Since we use non-random sampling and do not explicitly choose a sample,
having a large sample size makes it less likely that we are
systematically excluding large segments of the population.
Oversampling is a fairly inexpensive way to add more credibility to a
non-random web-based survey. The cost to actually collect data from
extra users is minimal compared to other surveying methods; most
of the expense is in the fixed costs of survey development and equipment
and does not depend on the number of users surveyed.
When conducting a survey it is also valuable to know something
about those who had the opportunity to respond, but did not. Ideally,
we would like to know why they did not respond, but in most cases this
is impossible. Instead most surveys simply measure the rate of
non-response--the number of users who chose not to respond. For the
third survey, we developed a similar measure of attrition rates. Attrition
can best be thought of in terms of the paths taken by users through an
information space. These paths are determined by the underlying
structure of hyperlinks, that is, which pages are connected to
which other pages. We know that some users will visit a
page and not continue
traversing the hyperlinks contained in that page. Others, however,
will proceed to traverse the presented links, thus continuing down a
path. Attrition for a particular survey can be understood as a measure of
the percentage of users who began that survey, but who did not complete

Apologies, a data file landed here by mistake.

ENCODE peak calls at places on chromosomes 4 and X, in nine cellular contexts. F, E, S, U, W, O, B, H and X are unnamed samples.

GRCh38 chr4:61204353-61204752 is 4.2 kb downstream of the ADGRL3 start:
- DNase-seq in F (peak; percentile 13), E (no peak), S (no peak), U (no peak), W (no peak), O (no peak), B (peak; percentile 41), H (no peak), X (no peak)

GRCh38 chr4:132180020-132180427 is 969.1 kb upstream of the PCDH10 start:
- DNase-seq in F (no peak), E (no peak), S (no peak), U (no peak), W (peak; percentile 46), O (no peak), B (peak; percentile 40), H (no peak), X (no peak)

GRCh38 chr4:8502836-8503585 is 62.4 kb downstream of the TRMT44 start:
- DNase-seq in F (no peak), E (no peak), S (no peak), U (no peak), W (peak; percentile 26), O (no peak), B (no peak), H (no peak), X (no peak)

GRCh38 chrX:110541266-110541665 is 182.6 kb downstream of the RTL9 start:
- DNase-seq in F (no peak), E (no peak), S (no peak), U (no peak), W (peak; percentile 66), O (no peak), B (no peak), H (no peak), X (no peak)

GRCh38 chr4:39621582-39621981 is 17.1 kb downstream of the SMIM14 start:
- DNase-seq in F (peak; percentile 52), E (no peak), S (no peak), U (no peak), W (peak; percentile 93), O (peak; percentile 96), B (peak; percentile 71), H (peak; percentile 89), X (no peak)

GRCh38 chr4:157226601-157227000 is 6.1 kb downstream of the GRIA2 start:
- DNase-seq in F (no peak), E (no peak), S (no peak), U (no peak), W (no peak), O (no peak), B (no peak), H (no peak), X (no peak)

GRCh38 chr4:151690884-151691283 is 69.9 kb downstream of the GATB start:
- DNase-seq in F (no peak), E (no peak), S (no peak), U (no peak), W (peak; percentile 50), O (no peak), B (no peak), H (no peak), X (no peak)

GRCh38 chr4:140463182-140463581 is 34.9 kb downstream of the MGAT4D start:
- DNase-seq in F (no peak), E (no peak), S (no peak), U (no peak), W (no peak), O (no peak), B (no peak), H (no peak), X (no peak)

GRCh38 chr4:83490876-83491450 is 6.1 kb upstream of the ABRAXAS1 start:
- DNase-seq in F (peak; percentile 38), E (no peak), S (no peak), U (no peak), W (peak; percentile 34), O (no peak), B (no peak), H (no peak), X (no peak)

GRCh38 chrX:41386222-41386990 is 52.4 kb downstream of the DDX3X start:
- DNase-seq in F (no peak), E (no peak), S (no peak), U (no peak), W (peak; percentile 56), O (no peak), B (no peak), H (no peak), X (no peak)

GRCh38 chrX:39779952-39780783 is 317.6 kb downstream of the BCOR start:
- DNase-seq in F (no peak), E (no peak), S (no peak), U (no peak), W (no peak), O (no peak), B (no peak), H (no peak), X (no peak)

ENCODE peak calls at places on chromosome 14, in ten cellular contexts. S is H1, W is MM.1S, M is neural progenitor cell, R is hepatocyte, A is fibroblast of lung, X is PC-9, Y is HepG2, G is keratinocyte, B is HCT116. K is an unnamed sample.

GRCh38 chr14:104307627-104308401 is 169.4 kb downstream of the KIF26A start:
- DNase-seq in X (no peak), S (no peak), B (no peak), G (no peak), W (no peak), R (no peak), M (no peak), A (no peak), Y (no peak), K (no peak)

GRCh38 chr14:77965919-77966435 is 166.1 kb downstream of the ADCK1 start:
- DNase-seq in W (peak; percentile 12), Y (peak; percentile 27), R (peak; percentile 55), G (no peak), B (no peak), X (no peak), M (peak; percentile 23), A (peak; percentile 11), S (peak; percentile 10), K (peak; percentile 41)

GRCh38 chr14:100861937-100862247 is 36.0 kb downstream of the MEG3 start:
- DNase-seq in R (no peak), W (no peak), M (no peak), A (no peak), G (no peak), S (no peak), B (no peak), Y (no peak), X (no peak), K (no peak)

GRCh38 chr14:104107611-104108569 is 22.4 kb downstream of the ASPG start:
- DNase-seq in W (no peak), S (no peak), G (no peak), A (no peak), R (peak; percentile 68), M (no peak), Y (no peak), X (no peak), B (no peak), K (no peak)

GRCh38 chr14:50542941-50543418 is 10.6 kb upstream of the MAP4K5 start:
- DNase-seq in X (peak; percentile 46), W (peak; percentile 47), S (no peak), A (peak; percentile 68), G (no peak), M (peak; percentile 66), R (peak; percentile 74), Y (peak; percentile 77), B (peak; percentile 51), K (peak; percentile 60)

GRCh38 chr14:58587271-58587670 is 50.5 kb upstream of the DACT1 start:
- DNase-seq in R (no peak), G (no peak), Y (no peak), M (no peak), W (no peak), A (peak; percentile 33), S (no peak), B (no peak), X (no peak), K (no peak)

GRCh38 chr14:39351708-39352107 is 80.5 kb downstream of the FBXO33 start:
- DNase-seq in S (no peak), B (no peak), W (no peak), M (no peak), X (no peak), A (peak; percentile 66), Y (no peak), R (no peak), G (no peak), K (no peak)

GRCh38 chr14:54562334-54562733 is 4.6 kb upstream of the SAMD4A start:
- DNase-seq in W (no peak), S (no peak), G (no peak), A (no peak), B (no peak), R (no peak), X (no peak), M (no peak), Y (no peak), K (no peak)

it. Attrition is calculated across a group of users.
Attrition curves are defined as the plot of attrition ratios for all
pages along a certain path. A complete discussion of the attrition
analysis can be found in [Pitkow & Kehoe 95]. Excluding one
questionnaire that had technical problems with submission, attrition rates
for the third survey ranged from 4.54% to 12.58%.
Around the time that the fourth survey was completed, several other
North American random-sample surveys released the results of their
studies of Web and Internet users [Nielsen, FIND/SVP, O'Reilly].
These surveys used random-digit dialing (Nielsen, FIND/SVP, O'Reilly),
an on-line questionnaire (FIND/SVP), and focus groups (FIND/SVP) to
collect data on Internet and Web users. An obvious method of investigating the biases introduced by non-random
sampling is to compare our results to theirs. The fourth
survey's ratios for gender and other core demographic characteristics like
income, marital status, etc., are almost exactly those reported by these
other surveys. While our surveys do attract heavier Web users than do
random phone-based surveys, it does not appear that frequency of Web use is
a differentiating characteristic within the population. This result is
both surprising and encouraging for web-based surveying.
These methods when coupled with conservative interpretation of the
data, lend a great deal of credibility to the results from the survey.
One possible improvement that we are considering for future